At the time, I assumed this was due to anxiety, for my younger sister and her new husband were among the guests invited for an extended stay at my cousin’s sprawling country house. As I was long accustomed to contending with Alyssa without anything like this haunting megrim, I suppose I should not have made this rather obvious misattribution. But how could I have thought differently, back then?
The house was a large, ugly thing, squatting low on the land like a spider on a softly rounded hilltop. Stones blacked with lichen and soot formed a plain rectangle of unadorned walls dotted liberally with cross-hatched windows. It lay dormant under leaden skies. There was no signs of life about it or any of the outbuildings. Everyone had taken shelter from the rain.
I emerged into a light drizzle and drew the cowl of my cloak over my head. At the top of the impressive set of carved steps a very correct looking servant waited. “Emma Andrews, Mrs. Dulwich’s cousin,” I told him.
He did not quite meet my gaze, as all good servants manage not to do, as he opened the door wider and ushered me inside to a vaulted hall. I was instantly struck by the feeling of being very, very small in a very, very large place. The gasjets on the wall leaked only a small puddle of light in which I stood, beyond which I saw only shadowy hints of the rest of the room.
“I shall tell madam you have arrived,” the manservant intoned soberly.
Once alone, I quickly checked my appearance in a pier glass hung on the wall. I was decidedly damp. My hair was nearly a ruin. The expensive gown I had donned that morning, thinking it would lend me courage, had been a bad choice. There was nothing to be done about the crushed silk. A smart travel dress would have been better, had I owned one. But such things required seamstress consultations and fittings, all amounting to too much time, time I never seemed to make room for in my ordinary routines. I did take comfort in the fine brushed wool of my cloak which Simon, my husband, had given me for Christmas last year, a month before he died. It was of excellent quality.
A voice brought me up sharp. “I am most put out that the weather is foul,” my cousin, Mary, said as she swept into the hall. “I wanted to show the house to its full advantage.”
She posed regally in the hall of the Jacobean house, her pride radiating from her. She knew her surroundings elevated her, as wealth is apt to do. She had married well and that is always a woman’s conceit.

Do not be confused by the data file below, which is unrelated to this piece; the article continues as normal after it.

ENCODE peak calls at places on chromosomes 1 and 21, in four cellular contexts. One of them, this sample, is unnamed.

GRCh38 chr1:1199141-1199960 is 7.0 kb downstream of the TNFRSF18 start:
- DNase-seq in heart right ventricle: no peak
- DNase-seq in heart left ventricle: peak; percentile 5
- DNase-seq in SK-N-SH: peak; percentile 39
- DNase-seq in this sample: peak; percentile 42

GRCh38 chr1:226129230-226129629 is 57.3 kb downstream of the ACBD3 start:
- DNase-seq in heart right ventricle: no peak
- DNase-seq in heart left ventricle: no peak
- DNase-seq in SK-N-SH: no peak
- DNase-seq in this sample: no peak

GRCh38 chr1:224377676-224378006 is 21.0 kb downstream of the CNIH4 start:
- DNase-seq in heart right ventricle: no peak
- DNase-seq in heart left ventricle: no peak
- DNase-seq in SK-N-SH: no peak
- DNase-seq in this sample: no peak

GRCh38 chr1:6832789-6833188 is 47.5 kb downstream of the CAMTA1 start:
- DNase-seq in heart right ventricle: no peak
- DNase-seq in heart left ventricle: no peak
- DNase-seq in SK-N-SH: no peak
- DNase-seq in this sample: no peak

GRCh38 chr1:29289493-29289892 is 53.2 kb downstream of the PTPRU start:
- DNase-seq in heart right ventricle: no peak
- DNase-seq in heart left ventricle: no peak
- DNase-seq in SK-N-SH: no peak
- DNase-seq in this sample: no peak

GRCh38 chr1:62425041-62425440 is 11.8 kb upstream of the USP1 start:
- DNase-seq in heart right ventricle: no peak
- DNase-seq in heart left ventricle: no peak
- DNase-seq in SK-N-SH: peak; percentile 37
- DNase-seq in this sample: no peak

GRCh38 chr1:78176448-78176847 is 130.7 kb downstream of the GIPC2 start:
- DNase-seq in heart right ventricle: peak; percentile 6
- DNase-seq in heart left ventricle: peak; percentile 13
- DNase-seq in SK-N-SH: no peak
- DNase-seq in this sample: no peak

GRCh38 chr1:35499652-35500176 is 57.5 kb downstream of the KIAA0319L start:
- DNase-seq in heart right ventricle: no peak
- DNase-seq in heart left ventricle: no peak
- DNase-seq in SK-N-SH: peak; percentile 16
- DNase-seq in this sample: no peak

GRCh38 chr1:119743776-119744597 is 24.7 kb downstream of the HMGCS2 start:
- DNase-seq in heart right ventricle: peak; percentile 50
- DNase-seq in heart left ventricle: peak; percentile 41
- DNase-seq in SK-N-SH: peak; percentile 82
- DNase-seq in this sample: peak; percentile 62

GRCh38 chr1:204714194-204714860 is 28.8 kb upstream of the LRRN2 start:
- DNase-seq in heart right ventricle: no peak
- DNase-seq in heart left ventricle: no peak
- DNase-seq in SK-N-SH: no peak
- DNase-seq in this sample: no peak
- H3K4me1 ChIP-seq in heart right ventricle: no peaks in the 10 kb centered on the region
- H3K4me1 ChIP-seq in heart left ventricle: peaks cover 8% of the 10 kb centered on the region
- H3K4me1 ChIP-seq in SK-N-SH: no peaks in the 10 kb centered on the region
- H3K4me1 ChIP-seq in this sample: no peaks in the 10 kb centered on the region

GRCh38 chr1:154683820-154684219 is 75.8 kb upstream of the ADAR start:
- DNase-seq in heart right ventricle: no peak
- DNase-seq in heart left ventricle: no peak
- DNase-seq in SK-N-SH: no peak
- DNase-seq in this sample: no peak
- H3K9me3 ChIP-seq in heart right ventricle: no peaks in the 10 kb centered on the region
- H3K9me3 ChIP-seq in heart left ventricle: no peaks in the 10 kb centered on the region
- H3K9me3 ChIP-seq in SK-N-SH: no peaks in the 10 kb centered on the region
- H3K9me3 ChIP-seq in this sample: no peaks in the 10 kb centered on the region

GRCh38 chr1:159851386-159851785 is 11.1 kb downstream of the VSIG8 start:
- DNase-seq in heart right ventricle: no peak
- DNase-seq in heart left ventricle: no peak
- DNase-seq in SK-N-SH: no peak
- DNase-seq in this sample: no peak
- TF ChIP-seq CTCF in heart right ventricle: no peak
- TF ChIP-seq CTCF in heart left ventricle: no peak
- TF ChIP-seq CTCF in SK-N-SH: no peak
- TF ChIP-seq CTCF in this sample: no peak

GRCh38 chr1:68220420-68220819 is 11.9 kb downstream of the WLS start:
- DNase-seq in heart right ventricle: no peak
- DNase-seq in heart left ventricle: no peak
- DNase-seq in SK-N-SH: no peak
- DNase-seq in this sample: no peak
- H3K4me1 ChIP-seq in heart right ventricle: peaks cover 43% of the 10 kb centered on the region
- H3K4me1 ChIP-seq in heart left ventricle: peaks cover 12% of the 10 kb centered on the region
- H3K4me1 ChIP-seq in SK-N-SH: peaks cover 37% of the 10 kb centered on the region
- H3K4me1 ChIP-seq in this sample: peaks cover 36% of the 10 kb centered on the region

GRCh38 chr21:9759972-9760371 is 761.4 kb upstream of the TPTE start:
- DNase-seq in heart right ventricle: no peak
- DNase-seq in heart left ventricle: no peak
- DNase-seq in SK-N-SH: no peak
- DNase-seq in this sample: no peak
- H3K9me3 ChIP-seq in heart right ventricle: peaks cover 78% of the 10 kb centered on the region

And yet, it had not been mine. My late husband, Simon, had left me his wealth, something I found made my rather ordinary life a bit more convenient than it had previously been, but little else had changed because of it. I certainly took no pride in showing it off.
“The house is magnificent, Mary. I am anxious to see what you have done with its restoration. It seems very grand indeed.”
That pleased her, thawed her a bit. She cocked her chin at me and turned slightly so that I might press a kiss upon her cheek in a rather pretentious gesture for a woman only three years my senior. But I complied. I have no trouble indulging others’ vanities, if they are harmless.
“Come then, Emma,” she said, “the parlor is through here. Give Penwys your cloak. Alyssa and Alan have already arrived. I know she is anxious to see you. Penwys will see your things are delivered to your room and the servants will put everything to rights. You can go upstairs when you’ve met everyone and freshen up then.”
She was showing off a bit, taking on the same airs Alyssa was so fond of. As just as with my sister, they had the tendency to prick my sore spot and made me wicked.
“Oh, very well,” I conceded, “but please direct your man to be very careful with my portmanteau. It is old, and I take extra care of it since it had been my mother’s.”
The mention of Laura—my beautiful, tragic mother—changed her expression to one rife with thoughts best left unsaid. “Your belongings will be treated with the respect they deserve.”
We proceeded together down a short corridor. Above, a series of large arches stretched across the high ceiling like ribs, giving me the unsettling feeling of traversing the interior of a vast corporeal chest. My eye was caught by some words carved at the apex of the last of these stone vaults, just above the heavy double doors beyond which I could hear the muffled sounds of conversation. An odd place for decoration, I mused. It would be easily overlooked as it was placed high overhead. But I could read the three words. Corruptio optimi pessima.
I stopped. Something strange and unpleasant fluttered through me. The air went crisp, as if ionizing in preparation for an electrical strike.
Mary saw me staring. “Interesting, isn’t it? Those carvings are all over the house. The man who built the original manor was a bishop, back before Henry, when the papists still had the run of the place.” She laughed. “It’s a curiously religious dwelling as a result, and I’ve kept it that way through the restoration. These ominous sayings carved here and there are terribly quaint, don’t you agree?”
My voice was dry as dust. “Do you know what it means?”
She must have forgotten my unfortunate habit of overburdening my brain with reading, for she thought I didn’t know. “I believe it means ‘the best of men are incorruptible.’”
It did not. The fact that she didn’t know made my uneasiness grow. It felt to me—very strongly so—that it should be important the owner of this house understand what was written into its very bones. The correct translation was “Corruption of the best is worst.”
The fingers of pain in my forehead dug deeper and my hand pressed at my temple as Mary flung open the doors to the drawing room. “Emma has finally arrived,” she announced as she swept me inside.